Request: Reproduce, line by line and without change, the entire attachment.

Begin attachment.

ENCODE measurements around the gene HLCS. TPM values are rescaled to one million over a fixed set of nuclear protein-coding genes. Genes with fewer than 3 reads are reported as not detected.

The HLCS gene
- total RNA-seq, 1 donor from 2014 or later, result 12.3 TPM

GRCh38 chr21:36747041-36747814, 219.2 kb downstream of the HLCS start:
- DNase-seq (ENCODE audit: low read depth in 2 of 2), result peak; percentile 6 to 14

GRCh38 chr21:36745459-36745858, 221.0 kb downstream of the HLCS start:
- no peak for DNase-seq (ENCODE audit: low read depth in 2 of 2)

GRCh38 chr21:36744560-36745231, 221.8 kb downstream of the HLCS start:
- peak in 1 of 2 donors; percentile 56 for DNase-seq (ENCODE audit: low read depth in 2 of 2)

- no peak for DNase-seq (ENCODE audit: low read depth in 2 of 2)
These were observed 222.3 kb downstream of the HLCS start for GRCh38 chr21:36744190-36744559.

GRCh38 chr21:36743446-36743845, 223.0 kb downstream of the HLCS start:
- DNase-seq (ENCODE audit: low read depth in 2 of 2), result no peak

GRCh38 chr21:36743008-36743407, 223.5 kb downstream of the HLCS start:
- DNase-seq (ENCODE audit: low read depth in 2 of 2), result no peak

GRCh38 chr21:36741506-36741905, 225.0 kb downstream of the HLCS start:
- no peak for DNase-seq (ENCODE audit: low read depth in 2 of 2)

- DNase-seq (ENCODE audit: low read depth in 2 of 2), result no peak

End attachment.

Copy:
ENCODE measurements around the gene HLCS. TPM values are rescaled to one million over a fixed set of nuclear protein-coding genes. Genes with fewer than 3 reads are reported as not detected.

The HLCS gene
- total RNA-seq, 1 donor from 2014 or later, result 12.3 TPM

GRCh38 chr21:36747041-36747814, 219.2 kb downstream of the HLCS start:
- DNase-seq (ENCODE audit: low read depth in 2 of 2), result peak; percentile 6 to 14

GRCh38 chr21:36745459-36745858, 221.0 kb downstream of the HLCS start:
- no peak for DNase-seq (ENCODE audit: low read depth in 2 of 2)

GRCh38 chr21:36744560-36745231, 221.8 kb downstream of the HLCS start:
- peak in 1 of 2 donors; percentile 56 for DNase-seq (ENCODE audit: low read depth in 2 of 2)

- no peak for DNase-seq (ENCODE audit: low read depth in 2 of 2)
These were observed 222.3 kb downstream of the HLCS start for GRCh38 chr21:36744190-36744559.

GRCh38 chr21:36743446-36743845, 223.0 kb downstream of the HLCS start:
- DNase-seq (ENCODE audit: low read depth in 2 of 2), result no peak

GRCh38 chr21:36743008-36743407, 223.5 kb downstream of the HLCS start:
- DNase-seq (ENCODE audit: low read depth in 2 of 2), result no peak

GRCh38 chr21:36741506-36741905, 225.0 kb downstream of the HLCS start:
- no peak for DNase-seq (ENCODE audit: low read depth in 2 of 2)

- DNase-seq (ENCODE audit: low read depth in 2 of 2), result no peak